Source of graph: online version of the WSJ article cited below.
The key to business success is usually thought to be to beat the competition. An alternative sketched by Clayton Christensen, and in the book Blue Ocean Strategy, is to do something that the competition isn’t doing. As a once-famous, old-time baseball player once said: "Hit ’em where they ain’t."
MILPITAS, Calif. — Erik Soule had been waiting 15 months for this moment. The semiconductor engineer was about to launch a new chip, and he needed his pricing approved. In a conference room at Linear Technology Corp., Mr. Soule anxiously explained why his amplifier chip is so advanced that it should sell for $1.68, a third more than its rivals.
His bosses’ reaction: Charge even more. The chip is 30 times better than the competition, they asserted, and high-end customers will crave it on any terms. Why not boost the $1.68 list price by 10 cents? Mr. Soule was nervous. "I can live with that," he guardedly replied, "but what does that accomplish?"
"It’s a dime!" declared Linear’s chairman and founder, Robert Swanson. "And those dimes add up."
For many U.S. companies, such exuberant pricing power vanished long ago. They now struggle to deliver more at lower prices, amid intense global competition. But Linear has built one of the world’s strongest profit fortresses by staying strictly at the fringes, where competition is low and margins are still high.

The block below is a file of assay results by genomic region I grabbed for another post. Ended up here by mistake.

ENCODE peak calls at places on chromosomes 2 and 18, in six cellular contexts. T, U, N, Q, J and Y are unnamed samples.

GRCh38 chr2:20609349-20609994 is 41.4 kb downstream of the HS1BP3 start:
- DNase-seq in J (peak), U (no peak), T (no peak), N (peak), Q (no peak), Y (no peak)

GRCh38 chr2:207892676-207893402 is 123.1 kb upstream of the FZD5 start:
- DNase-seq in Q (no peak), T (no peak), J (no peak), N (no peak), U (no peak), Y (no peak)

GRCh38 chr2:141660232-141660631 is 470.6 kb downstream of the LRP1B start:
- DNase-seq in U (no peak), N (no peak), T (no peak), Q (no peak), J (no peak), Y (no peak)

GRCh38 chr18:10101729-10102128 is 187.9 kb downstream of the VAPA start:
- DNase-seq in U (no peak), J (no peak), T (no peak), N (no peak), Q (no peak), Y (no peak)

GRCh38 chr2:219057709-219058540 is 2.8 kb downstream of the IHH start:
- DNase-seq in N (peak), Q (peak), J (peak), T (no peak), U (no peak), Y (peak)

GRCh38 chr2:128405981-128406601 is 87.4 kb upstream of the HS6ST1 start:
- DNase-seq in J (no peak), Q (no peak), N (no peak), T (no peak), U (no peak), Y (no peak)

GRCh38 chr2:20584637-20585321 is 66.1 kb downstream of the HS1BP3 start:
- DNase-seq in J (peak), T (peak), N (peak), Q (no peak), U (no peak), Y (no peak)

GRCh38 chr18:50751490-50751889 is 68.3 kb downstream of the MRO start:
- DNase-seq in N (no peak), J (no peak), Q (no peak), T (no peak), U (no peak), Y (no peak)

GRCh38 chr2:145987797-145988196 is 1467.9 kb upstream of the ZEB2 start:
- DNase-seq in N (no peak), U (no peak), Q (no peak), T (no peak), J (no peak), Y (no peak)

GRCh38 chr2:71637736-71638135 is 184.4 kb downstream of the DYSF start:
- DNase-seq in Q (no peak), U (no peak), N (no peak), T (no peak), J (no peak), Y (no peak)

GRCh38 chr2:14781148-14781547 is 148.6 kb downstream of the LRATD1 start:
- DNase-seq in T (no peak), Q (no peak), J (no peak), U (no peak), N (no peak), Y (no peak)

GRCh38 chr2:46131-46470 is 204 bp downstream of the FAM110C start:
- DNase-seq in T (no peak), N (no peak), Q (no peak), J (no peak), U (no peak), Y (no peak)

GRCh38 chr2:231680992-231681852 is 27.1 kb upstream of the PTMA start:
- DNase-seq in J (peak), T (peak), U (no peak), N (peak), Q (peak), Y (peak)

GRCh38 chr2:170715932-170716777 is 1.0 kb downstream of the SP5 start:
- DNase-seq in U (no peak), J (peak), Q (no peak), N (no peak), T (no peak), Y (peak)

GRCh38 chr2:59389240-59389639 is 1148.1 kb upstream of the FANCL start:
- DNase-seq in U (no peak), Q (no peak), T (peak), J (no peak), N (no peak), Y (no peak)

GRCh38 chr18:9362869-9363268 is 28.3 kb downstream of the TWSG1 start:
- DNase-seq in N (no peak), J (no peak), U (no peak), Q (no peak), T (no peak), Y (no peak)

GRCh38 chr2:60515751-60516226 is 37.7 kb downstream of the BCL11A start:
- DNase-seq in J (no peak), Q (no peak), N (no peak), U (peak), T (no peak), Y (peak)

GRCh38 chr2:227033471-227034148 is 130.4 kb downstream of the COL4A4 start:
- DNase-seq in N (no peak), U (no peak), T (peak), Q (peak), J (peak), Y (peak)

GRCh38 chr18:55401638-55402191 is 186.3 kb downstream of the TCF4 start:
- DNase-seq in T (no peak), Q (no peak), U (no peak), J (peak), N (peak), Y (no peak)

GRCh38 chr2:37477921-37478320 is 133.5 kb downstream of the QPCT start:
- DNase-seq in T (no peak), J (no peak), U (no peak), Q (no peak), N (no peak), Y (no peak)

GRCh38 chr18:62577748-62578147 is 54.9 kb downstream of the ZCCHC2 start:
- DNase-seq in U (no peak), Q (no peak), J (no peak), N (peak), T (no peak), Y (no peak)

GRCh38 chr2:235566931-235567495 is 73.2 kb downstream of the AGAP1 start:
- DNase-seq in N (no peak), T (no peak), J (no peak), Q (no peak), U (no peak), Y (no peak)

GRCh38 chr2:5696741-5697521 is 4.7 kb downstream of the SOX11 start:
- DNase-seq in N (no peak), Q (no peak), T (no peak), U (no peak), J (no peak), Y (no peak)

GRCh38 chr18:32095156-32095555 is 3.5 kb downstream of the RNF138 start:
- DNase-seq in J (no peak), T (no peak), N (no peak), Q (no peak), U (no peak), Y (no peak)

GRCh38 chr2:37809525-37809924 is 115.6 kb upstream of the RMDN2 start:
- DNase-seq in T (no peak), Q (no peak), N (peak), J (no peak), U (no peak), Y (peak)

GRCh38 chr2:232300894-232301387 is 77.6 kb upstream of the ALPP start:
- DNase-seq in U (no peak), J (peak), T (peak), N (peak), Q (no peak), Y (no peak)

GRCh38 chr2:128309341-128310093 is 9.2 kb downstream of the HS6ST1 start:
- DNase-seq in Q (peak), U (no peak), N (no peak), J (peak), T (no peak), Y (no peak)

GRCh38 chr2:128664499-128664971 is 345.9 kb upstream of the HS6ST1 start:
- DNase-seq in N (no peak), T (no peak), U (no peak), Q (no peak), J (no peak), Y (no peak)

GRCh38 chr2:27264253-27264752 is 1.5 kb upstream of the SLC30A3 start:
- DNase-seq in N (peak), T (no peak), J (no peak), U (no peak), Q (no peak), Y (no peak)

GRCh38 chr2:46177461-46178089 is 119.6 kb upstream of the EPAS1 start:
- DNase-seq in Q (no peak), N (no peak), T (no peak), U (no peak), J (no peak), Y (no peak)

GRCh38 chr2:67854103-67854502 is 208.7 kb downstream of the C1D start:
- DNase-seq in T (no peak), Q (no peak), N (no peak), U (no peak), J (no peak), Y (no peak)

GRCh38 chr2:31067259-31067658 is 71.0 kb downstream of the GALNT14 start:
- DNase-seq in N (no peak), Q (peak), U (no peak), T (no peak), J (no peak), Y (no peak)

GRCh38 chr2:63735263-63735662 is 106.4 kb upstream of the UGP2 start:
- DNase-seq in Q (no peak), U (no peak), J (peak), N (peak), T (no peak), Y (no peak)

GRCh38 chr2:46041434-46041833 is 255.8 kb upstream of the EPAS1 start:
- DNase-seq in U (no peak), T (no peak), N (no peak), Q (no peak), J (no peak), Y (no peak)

Away from the semiconductor industry’s frenzied center stage, this midsize company makes 7,500 arcane, unglamorous products that solve real-world problems for a long list of customers. Instead of the better-known digital chips that power the brains of the world’s computers and bring in 85% of the industry’s revenue, Linear makes so-called analog chips that are too cheap for customers to haggle over, but perform chores too important to ignore.
Pick apart a medical ultrasound machine, a hybrid car battery or thousands of other costly devices, and somewhere inside is a Linear chip that helps monitor power consumption or guard against voltage surges. It’s a backwater of high tech well-suited to Linear’s engineer-driven culture, where quirky developers shop for old part testers at flea markets to keep costs down. Many of Linear’s chips cost less than 50 cents to build and sell for three to four times as much, but customers seldom complain about the markup.
Linear made a 39% profit on its $1.1 billion in sales in calendar 2006 — more than five times the average for U.S. industrial companies. Linear easily outpaced even the tech industry’s best-known profit powerhouses, Microsoft Corp. and Google Inc., which earned profits of 26% and 24% of sales for the same period.
For the full story, see:
GEORGE ANDERS. "PRICING POWER; In a Tech Backwater, A Profit Fortress Rises; Maker of Arcane Chips Earns Better Margins Than Google, Microsoft." The Wall Street Journal (Tues., July 10, 2007): A1 & A19.
CEO of Linear Technology Corp. Source of image: online version of the WSJ article cited above.